How to Prevent Inflammation in the Colon: Avoiding Colon Cancer
Colon cancer is near and dear to my heart. My mom was diagnosed with colon cancer and this really drove my desire to become a gastroenterologist. I knew my risk for getting colon cancer was now higher and I would need a colonoscopy earlier than usual. If you have a family member with colon cancer and want to decrease your risk with things YOU CAN CHANGE, read on:
Floss - How in the world is flossing connected to colon cancer? A bug called Fusobacterium nucleatum was found in actual colon cancer tumors. This bug doesn’t even usually live in the colon. Where does this bug usually live? In dental plaque. Yep, in our mouths. We can’t be sure yet if Fusobacterium actually causes colon cancer, but I’ll do my part to floss and get my teeth cleaned every 6 months. Now there are these cool flossers out that are quite addictive. I can’t use them because they don’t reach all four of my wisdom teeth.
Eat more fermentable fibers – These types of foods are gobbled up by the bugs in the colon, which then produce short chain fatty acids (SCFA). If you read anything about the microbiome, this buzzword comes up over and over again - short chain fatty acids. SCFAs help with regulating our immune system, supporting the growth of good bugs, and promoting an anti-inflammatory state. Where to find them? Oats, apples, apricots, cherries, oranges, carrots, banana, plantain, onion, garlic, leeks, onions, asparagus, just to name a few. Check out my Insta for a yummy plantain pancake recipe.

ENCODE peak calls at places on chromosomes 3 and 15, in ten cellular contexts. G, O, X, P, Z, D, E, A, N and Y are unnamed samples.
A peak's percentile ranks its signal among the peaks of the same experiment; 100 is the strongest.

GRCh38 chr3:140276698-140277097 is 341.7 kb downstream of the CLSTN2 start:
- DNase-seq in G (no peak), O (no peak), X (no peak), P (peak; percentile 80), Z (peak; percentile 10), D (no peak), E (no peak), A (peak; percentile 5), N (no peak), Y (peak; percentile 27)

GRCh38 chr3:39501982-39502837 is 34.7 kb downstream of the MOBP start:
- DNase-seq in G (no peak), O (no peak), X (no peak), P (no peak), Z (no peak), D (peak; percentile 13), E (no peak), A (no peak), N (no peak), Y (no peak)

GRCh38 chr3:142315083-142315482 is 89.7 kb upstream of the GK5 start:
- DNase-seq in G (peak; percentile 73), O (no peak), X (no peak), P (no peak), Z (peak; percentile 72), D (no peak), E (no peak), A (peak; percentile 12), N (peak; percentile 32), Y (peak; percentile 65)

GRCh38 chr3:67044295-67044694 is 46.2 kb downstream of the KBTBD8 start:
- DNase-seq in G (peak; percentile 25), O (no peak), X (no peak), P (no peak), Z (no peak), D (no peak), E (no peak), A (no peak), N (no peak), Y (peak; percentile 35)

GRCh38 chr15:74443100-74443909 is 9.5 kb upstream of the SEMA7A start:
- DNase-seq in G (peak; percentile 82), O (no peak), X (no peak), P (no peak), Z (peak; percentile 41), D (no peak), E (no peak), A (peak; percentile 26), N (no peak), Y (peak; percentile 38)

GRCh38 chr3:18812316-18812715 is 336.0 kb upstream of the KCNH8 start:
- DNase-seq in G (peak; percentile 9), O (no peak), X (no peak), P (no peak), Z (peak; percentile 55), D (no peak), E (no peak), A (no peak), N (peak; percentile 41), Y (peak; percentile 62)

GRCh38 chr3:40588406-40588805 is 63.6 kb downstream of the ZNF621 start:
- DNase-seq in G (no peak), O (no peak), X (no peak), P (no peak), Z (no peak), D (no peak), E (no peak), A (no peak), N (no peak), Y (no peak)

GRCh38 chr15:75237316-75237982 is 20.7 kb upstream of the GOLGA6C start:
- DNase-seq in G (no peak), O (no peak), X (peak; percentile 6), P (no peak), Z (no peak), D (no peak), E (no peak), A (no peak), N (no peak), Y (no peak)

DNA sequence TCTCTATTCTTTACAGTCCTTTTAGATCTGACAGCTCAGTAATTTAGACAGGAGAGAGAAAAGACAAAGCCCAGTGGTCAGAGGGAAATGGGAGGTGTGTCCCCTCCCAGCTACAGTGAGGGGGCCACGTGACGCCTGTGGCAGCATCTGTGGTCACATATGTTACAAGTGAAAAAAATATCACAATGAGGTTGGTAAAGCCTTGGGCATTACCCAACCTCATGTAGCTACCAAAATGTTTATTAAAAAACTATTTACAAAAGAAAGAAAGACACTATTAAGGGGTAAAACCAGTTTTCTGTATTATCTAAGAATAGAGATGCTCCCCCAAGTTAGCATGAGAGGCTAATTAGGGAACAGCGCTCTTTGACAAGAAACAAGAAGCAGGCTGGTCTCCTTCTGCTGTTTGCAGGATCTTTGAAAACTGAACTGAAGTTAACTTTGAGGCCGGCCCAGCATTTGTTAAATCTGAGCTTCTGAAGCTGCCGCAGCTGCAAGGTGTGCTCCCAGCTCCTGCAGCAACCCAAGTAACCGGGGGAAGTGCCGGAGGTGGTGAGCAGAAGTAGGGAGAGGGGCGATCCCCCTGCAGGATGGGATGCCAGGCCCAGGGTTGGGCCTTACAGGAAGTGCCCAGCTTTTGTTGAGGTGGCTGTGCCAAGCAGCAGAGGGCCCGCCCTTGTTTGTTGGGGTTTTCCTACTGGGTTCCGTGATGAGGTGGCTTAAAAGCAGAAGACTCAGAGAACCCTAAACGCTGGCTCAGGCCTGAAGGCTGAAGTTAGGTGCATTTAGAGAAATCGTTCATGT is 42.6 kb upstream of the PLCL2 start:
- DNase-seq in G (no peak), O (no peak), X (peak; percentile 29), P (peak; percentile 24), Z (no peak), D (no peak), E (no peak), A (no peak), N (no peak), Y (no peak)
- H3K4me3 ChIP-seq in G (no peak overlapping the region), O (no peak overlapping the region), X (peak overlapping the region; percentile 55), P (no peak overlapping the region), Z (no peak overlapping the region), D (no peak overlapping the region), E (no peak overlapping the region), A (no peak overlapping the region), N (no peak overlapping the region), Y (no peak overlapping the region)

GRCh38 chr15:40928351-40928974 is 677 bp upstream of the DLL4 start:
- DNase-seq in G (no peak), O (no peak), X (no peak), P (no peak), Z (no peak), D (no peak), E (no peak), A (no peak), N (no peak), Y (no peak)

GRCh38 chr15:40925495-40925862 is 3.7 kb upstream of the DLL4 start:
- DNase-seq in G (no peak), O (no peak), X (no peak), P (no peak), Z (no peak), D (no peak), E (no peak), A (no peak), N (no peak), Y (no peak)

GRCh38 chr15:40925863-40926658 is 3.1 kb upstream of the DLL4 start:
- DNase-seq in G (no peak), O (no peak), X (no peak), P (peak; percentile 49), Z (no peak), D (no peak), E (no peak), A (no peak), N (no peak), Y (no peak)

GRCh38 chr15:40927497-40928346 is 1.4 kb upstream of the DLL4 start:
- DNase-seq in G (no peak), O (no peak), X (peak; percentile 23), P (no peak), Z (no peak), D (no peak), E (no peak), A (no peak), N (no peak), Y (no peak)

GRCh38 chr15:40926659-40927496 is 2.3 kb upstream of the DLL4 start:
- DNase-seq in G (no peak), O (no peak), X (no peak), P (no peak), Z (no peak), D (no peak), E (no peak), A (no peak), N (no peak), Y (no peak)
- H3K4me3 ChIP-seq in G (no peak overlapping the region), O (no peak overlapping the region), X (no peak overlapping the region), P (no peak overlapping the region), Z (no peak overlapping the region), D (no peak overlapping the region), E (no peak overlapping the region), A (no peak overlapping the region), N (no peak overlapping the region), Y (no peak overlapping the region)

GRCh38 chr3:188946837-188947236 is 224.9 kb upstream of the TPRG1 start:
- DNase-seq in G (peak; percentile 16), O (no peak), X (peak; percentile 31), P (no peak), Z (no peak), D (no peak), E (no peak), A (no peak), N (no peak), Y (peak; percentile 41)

Decrease red meat and processed meats - The data shows increased risk of colon cancer in populations who eat more red meat (beef, lamb, pork, veal, goat, venison) and processed meats (hot dogs)
These four really apply to so many diseases, so not surprisingly they also apply to colon cancer risk. Regular exercise reduces your risk for colon cancer. Obesity, smoking and alcohol use all increase your risk for colon cancer.
Get the colonoscopy - I forced my older brother to get his. Just do it. If you have family members with colon cancer, this is really the only way to get those polyps (growths that can turn into cancer) removed and prevent colon cancer.
For those with family members with colon cancer, the guidelines are not straightforward as to when you have to start getting colonoscopies. It depends who in the family was diagnosed and how old they were. Ask your doctor where you stand.
For those who are not at high risk for colon cancer (don’t have Crohn’s disease, ulcerative colitis, family/personal history of polyps/colon cancer, genetic syndromes called familial adenomatous polyposis (FAP) or Lynch syndrome/hereditary nonpolyposis colon cancer AKA HNPCC, or radiation to the belly) the American Cancer Society changed the screening age to 45 in 2018 because of the rising rates of colon cancer seen in younger people.